I recently had an immense amount of fun talking about growing food in urban spaces and attracting birds, bees, and butterflies at Eat Real Fest in Los Angeles. For part of my demonstration, I created a special wildlife-friendly pallet garden with plants donated by Proven Winners. I think it turned out really cool!
If you’d like to make a pallet garden designed to provide nectar and pollen for hummingbirds, butterflies, and honeybees (which are all important pollinators for edible plants), here are the plants I used:
Ageratum ‘Artist Purple’ (Floss Flower)
Ageratum is a really neat and unusual looking flower. The small flowers look like fuzzy buttons and are held in clusters practically covering the plant. It is a great plant to attract butterflies and hummingbirds. Specifically, Soldier Butterflies, Monarchs, Queens, Fritillaries, among others. Not to mention that bees will be sure to stop by.
Lantana is such a great plant. There is pretty much no amount of heat that is too much for them. They are also pretty drought tolerant. And those are just lantana’s practical aspects. Lantana also smells nice, and attracts bees, butterflies, and hummingbirds.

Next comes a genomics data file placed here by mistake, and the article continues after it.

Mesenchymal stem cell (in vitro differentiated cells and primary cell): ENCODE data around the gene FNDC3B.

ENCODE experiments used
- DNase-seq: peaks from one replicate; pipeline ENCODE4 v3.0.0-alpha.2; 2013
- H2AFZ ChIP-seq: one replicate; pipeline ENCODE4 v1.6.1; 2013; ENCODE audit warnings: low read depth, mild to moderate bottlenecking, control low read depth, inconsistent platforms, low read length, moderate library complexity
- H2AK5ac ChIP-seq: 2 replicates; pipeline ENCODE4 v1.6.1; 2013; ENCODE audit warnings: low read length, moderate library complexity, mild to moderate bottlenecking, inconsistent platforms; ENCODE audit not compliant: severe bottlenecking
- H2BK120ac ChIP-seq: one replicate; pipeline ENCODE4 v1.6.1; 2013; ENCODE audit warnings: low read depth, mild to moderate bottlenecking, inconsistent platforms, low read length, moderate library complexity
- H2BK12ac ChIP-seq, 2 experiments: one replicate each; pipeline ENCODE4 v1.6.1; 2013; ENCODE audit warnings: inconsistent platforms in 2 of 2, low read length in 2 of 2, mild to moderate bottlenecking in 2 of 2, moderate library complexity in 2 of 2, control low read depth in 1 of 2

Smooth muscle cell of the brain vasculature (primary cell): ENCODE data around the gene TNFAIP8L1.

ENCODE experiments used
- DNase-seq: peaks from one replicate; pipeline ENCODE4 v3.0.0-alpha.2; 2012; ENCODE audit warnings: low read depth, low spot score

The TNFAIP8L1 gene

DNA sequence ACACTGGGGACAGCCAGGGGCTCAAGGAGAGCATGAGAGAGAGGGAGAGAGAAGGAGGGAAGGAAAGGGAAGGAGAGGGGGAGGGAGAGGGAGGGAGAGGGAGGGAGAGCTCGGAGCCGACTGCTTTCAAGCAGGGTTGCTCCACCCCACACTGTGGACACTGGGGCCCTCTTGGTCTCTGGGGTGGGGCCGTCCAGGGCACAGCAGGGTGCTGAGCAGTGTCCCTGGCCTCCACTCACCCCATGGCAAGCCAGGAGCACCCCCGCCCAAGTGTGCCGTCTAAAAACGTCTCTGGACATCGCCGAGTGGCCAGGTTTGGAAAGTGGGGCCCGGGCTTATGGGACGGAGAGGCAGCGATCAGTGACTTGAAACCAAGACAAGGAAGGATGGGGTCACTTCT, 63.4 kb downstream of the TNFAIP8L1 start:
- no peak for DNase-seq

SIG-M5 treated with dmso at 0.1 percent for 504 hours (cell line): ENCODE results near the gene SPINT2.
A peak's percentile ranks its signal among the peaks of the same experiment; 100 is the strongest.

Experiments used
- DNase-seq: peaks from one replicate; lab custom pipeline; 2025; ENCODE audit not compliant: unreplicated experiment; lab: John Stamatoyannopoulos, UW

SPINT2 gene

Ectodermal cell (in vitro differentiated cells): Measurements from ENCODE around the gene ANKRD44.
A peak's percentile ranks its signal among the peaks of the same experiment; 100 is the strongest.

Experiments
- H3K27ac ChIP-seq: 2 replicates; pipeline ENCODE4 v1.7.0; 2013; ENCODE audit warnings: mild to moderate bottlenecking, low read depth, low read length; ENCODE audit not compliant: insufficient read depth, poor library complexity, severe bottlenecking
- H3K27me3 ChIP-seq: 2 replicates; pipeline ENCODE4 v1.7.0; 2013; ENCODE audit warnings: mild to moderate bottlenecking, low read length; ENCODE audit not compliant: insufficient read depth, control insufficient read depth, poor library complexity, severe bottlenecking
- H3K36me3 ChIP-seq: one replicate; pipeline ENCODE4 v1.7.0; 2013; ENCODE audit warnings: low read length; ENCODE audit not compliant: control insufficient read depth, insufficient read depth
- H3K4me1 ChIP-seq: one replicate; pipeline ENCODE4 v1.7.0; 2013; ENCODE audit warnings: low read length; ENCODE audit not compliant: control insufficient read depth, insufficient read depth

Supertunias don’t ask for much. Give them water and fertilizer and they will provide waves of happy flowers that butterflies and even hummingbirds enjoy visiting.
Cleome ‘Spirit’ (Appleblossom)
These delicate, pink and white flowers attract butterflies and hummingbirds. They add height and elegant beauty to a wildlife garden.
Zinnias are a great plant for attracting bees. Their flowers lustily display their pollen and nectar in the center of brightly colored flowers.
If you’d like to arrange your plants exactly as I did, this is a rough sketch (emphasis on “rough”) of the placement of plants in the pallet:
If you’d like detailed instructions on how to prepare and plant the pallet, refer to these instructions.
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